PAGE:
The Steepest Highway in New South Wales Is a Terrifying Treacherous Path

Written by Kathryn Koehler
Updated: September 24, 2023
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Living on an exceptionally steep road can be challenging. Residents may enjoy stunning panoramas and a sense of being perched high above their surroundings. However, daily life can be physically taxing, as steep streets can make walking, biking, and driving more difficult. Residents must take extra precautions during inclement weather, such as snow or heavy rain. Despite the challenges, the distinct character of such streets can create a strong sense of community among neighbors. A 30.5 percent grade over its length makes Ahearn Avenue in Coogeethe steepest street in New South Wales. Continue reading to discover more about the steepest highway in New South Wales.

Steep Hill Descent Use Low Gear Traffic Sign on the Road in Mountain

Despite the challenges, the distinct character of steep streets can create a strong sense of community.


New South Wales

New South Wales (NSW) is one of the six states and two territories that make up the Commonwealth of Australia. It is the most populous state in the country. NSW is located in the Southeastern part of Australia. Sydney, Australia’s largest and most iconic city, serves as the capital of New South Wales. Sydney is known for its stunning harbor, the Sydney Opera House, and the Sydney Harbour Bridge. NSW is a world-class tourist destination. Besides Sydney, the state offers a wide range of attractions. NSW is home to national parks and wilderness areas. The Blue Mountains, Kosciuszko National Park, and Royal National Park showcase the state’s natural beauty. The region boasts a rich cultural scene with world-class museums, theaters, galleries, and music venues. Sydney’s cultural institutions, such as the Art Gallery of New South Wales and the Australian Museum, attract visitors from around the world.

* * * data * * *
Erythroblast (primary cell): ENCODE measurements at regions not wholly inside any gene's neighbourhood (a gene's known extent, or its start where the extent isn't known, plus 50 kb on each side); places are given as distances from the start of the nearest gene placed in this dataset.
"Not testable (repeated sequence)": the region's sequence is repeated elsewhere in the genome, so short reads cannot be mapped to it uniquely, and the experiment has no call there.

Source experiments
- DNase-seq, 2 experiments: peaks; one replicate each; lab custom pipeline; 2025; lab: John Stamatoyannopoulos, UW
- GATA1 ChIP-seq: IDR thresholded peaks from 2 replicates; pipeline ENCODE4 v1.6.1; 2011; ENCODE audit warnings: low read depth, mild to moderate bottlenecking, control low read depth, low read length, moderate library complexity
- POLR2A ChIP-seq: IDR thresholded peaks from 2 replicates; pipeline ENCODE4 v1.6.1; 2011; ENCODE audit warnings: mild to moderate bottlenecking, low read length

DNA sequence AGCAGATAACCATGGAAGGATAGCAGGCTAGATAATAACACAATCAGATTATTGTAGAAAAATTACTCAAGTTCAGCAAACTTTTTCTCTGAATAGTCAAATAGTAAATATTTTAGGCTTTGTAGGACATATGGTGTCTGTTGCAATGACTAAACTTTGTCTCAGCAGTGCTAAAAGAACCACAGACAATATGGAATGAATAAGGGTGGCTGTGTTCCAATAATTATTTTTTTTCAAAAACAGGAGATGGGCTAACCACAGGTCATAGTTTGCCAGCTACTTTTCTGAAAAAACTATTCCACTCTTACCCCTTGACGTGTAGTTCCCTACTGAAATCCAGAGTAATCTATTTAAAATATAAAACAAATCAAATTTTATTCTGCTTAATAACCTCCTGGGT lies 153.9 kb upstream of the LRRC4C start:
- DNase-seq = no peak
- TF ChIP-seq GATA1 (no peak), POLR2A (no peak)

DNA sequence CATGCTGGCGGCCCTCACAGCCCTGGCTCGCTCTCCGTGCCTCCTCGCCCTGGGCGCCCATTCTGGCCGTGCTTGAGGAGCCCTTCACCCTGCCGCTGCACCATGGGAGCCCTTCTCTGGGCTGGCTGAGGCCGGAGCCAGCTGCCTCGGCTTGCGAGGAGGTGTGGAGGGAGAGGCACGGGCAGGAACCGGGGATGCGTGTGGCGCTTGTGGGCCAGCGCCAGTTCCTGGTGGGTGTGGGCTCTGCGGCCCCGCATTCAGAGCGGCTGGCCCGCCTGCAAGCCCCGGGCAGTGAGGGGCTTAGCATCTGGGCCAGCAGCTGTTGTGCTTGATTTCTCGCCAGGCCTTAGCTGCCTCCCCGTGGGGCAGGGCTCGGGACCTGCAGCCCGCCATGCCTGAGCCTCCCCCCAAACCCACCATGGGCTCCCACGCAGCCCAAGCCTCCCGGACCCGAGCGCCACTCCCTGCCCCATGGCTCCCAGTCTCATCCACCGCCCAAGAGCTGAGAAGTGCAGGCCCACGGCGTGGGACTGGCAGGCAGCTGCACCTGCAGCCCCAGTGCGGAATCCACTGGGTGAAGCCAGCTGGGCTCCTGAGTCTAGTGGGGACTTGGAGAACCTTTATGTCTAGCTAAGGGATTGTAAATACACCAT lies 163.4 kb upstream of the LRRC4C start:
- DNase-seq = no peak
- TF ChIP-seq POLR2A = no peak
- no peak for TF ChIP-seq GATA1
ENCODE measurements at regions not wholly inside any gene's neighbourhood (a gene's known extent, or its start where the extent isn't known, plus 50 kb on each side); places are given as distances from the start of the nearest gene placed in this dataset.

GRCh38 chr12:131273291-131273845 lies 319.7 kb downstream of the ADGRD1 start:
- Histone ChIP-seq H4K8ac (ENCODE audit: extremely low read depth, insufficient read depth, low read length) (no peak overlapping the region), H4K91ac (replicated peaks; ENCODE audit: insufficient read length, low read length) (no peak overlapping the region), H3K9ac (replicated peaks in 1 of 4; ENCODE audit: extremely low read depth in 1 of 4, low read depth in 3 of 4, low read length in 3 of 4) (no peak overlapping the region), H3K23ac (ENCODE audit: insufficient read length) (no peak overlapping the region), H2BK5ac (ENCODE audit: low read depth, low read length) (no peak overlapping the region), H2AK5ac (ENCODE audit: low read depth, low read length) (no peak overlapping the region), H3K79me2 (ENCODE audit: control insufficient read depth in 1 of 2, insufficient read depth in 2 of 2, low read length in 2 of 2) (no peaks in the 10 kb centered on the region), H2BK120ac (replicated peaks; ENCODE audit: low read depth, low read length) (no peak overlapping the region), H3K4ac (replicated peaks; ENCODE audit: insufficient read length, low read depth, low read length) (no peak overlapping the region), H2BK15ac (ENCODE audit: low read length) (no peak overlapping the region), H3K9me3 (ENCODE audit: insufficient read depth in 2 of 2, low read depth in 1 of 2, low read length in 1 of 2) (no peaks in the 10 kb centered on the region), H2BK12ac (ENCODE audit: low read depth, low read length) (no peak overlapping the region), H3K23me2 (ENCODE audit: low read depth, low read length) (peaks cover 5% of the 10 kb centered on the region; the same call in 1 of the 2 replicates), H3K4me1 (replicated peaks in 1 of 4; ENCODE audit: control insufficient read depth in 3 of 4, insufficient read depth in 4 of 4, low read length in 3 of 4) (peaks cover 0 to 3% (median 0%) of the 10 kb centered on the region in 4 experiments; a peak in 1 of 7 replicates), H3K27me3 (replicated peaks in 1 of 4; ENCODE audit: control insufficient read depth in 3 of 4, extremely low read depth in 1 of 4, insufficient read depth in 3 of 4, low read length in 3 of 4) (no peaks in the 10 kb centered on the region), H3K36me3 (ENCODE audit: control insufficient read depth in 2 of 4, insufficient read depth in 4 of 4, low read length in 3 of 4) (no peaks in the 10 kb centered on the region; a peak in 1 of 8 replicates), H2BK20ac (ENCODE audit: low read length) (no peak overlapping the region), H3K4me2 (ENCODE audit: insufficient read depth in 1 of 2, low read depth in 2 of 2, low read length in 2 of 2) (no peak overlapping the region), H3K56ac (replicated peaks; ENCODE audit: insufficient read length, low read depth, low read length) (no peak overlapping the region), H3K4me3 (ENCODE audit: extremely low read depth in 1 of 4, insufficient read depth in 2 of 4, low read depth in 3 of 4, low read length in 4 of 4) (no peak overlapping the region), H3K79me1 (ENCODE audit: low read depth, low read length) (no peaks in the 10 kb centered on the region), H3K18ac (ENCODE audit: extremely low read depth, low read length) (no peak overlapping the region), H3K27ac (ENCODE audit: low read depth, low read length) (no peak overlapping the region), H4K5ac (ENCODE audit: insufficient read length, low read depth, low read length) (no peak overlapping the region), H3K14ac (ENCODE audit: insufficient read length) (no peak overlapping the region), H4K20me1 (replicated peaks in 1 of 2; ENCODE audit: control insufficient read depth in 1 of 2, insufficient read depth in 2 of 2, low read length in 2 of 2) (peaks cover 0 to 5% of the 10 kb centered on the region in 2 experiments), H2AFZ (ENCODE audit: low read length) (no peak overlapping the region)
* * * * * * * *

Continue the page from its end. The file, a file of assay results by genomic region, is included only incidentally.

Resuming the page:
Coogee, New South Wales

Coogee is a coastal neighborhood located in the Eastern suburbs of Sydney. It is known for its laidback beach vibe. Whether you’re looking to enjoy a day at the beach, take a scenic coastal walk, or dine at one of its many restaurants, Coogee’s got you covered. It is known for its amazing beaches and proximity to Sydney’s city center. Coogee Beach is one of the suburb’s main attractions. It offers a wide, crescent-shaped sandy shore, making it a popular spot for swimming, sunbathing, and water sports. Coogee is part of the famous Bondi to Coogee Coastal Walk, a scenic coastal trail that stretches for 3.7 miles (6 km). The walk offers stunning ocean views. Coogee has a lively dining scene with a variety of restaurants, cafes, and bars.

Bondi Beach

Coogee is part of the famous Bondi to Coogee Coastal Walk, a scenic coastal trail that is 3.7 miles.


The Coogee Pavilion, aka The Pav, is a beachfront building that houses a multi-level venue with restaurants, bars, and a rooftop terrace, providing spectacular ocean views. Coogee’s proximity to Sydney’s city center [approximately 5 miles (8 km)] makes it easily accessible. Coogee is a predominantly residential area. It’s popular for both families and young professionals due to its relaxed beachside lifestyle and the convenience of nearby amenities.


While Ahearn Avenue is the steepest road in New South Wales, it has its share of competition. So how does Ahearn Avenue stack up?

Road/LocationGrade % / Angle°
Baldwin Street, Dunedin, New Zealand (Officially the steepest road on the planet):35% / 19°